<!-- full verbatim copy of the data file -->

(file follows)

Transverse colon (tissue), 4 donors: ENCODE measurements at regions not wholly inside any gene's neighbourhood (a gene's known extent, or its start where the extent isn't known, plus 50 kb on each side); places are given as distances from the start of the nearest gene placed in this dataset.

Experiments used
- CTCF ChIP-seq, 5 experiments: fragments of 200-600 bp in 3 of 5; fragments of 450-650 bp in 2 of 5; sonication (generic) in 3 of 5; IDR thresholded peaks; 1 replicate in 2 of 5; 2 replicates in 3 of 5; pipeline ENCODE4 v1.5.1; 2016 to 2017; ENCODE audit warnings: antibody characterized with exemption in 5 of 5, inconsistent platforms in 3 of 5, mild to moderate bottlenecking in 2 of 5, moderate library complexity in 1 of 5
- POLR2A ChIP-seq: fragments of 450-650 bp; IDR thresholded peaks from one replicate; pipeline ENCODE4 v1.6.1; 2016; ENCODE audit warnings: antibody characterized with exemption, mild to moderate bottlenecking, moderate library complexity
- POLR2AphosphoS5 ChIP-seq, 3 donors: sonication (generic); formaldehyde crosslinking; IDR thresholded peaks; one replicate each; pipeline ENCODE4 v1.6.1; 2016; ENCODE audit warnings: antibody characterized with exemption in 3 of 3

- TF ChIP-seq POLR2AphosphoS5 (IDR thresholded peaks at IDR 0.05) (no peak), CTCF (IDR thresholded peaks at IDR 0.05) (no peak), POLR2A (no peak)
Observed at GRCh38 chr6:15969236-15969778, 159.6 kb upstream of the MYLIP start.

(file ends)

Transverse colon (tissue), 4 donors: ENCODE measurements at regions not wholly inside any gene's neighbourhood (a gene's known extent, or its start where the extent isn't known, plus 50 kb on each side); places are given as distances from the start of the nearest gene placed in this dataset.

Experiments used
- CTCF ChIP-seq, 5 experiments: fragments of 200-600 bp in 3 of 5; fragments of 450-650 bp in 2 of 5; sonication (generic) in 3 of 5; IDR thresholded peaks; 1 replicate in 2 of 5; 2 replicates in 3 of 5; pipeline ENCODE4 v1.5.1; 2016 to 2017; ENCODE audit warnings: antibody characterized with exemption in 5 of 5, inconsistent platforms in 3 of 5, mild to moderate bottlenecking in 2 of 5, moderate library complexity in 1 of 5
- POLR2A ChIP-seq: fragments of 450-650 bp; IDR thresholded peaks from one replicate; pipeline ENCODE4 v1.6.1; 2016; ENCODE audit warnings: antibody characterized with exemption, mild to moderate bottlenecking, moderate library complexity
- POLR2AphosphoS5 ChIP-seq, 3 donors: sonication (generic); formaldehyde crosslinking; IDR thresholded peaks; one replicate each; pipeline ENCODE4 v1.6.1; 2016; ENCODE audit warnings: antibody characterized with exemption in 3 of 3

- TF ChIP-seq POLR2AphosphoS5 (IDR thresholded peaks at IDR 0.05) (no peak), CTCF (IDR thresholded peaks at IDR 0.05) (no peak), POLR2A (no peak)
Observed at GRCh38 chr6:15969236-15969778, 159.6 kb upstream of the MYLIP start.